I say, "There's no way back to your country,"
I tell him he must never leave. He cites
the world: his schedule. I set up barricades:
the mountain routes are damp;
there, dead dervishes damascene
the dark. "I must leave now," his voice ablaze.
I take off--it's my last resort--my shadow.
And he walks--there's no electricity--
back into my dark, murmurs Kashmir!, lights
(to a soundtrack of exploding grenades)
a dim kerosene lamp.
"We must give back the hour it sheen.
or this spell will never end...Quick," he says,
"I've just come--with videos--from Sarajevo."
His footage is priceless with sympathy,
close-ups in slow motion, from bombed sites
to the dissolve of mosques in colonnades.
Then, wheelchairs on a ramp,
burning. He fast-forwards: the scene:
the sun: a man in formal wear: he plays
on the sidewalk his unaccompanied cello,
the hour turned, dusk-slowed, to Albinoni,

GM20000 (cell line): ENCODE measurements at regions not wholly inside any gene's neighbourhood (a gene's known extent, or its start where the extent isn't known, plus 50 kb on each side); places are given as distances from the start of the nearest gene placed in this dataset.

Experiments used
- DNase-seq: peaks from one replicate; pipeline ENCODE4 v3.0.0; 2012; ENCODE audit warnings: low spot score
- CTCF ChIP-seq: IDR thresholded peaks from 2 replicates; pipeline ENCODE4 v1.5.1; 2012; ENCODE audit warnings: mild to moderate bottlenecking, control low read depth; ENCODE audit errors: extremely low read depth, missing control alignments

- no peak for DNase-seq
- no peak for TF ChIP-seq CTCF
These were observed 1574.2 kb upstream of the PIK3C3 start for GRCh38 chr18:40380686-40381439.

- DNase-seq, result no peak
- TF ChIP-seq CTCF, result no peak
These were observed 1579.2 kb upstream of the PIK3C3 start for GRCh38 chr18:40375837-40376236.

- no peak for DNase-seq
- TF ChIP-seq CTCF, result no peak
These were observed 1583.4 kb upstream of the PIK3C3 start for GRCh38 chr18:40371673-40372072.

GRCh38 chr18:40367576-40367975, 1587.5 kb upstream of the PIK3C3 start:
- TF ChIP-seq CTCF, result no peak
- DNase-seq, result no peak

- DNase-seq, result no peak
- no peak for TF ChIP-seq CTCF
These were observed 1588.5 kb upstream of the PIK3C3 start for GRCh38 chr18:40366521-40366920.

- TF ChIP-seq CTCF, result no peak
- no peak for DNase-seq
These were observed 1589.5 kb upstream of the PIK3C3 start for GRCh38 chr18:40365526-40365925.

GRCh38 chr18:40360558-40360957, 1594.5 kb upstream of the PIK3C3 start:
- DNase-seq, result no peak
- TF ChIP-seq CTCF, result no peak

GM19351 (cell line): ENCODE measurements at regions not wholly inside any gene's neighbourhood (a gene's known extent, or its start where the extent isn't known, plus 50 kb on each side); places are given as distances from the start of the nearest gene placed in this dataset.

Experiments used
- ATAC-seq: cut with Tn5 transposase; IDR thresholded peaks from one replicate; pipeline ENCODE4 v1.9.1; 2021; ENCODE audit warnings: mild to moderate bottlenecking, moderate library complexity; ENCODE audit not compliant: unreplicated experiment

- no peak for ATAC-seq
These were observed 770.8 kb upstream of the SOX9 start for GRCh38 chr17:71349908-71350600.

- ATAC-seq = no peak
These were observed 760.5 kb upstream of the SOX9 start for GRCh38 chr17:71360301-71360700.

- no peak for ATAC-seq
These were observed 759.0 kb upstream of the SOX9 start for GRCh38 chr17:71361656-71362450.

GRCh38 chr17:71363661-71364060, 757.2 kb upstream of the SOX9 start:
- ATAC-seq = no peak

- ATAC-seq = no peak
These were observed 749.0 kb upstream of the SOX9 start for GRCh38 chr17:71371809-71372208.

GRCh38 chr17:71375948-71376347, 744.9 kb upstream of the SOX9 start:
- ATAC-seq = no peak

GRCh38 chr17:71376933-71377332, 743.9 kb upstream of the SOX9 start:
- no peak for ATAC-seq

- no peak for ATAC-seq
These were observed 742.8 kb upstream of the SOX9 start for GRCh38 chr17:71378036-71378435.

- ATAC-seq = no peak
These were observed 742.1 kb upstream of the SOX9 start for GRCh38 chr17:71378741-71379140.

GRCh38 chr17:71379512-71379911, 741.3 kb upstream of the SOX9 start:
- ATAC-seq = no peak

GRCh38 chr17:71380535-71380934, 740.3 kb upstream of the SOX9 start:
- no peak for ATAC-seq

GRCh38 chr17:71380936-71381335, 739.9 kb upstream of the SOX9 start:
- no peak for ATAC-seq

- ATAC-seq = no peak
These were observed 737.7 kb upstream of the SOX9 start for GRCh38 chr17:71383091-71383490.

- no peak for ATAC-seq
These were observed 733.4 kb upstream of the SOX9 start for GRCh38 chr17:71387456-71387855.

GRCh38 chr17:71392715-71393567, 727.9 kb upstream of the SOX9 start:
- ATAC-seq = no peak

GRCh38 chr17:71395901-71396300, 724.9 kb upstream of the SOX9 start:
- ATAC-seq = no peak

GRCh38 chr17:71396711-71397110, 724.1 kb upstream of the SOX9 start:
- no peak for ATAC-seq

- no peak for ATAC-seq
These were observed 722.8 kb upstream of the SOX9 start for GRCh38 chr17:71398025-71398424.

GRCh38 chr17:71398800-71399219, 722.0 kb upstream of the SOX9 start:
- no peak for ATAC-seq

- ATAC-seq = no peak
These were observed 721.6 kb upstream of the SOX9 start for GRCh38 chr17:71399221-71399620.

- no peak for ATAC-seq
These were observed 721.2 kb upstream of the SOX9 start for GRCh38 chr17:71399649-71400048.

only the Adagio as funeral rites
before the stars dazzle, polished to blades
above a barbed-wire camp.
The cellist disappears. The screen
fills--first with soldiers, then the dead, their gaze
fractured white with subtitles. Whose echo
inhabits the night? The phone rings. I think he
will leave. I ask: "When will the satellites
transmit my songs, carry Kashmir, aubades
always for dawns to stamp
True! across seas?" The stars careen
down, the lamp dies. He hangs up. A haze
settles over us. He opens the window,
points to convoys in the mountains, army
trucks with dimmed lights. He wants exclusive rights
to this dream, its fused quartz of furtive shades.
He's been told to revamp
his stories, reincarnadine
their gloss. I light a candle. He'll erase
Bosnia, I feel. He will rewind to zero,
film from there a way back to his country,
bypassing graves than in blacks and whites
climb ever up the hills. The wax cascades
down the stand, silver clamp
to fasten this dream, end it unseen.
In the faltering light, he surveys
what's left. He zooms madly into my shadow.
-Agha Shahid Ali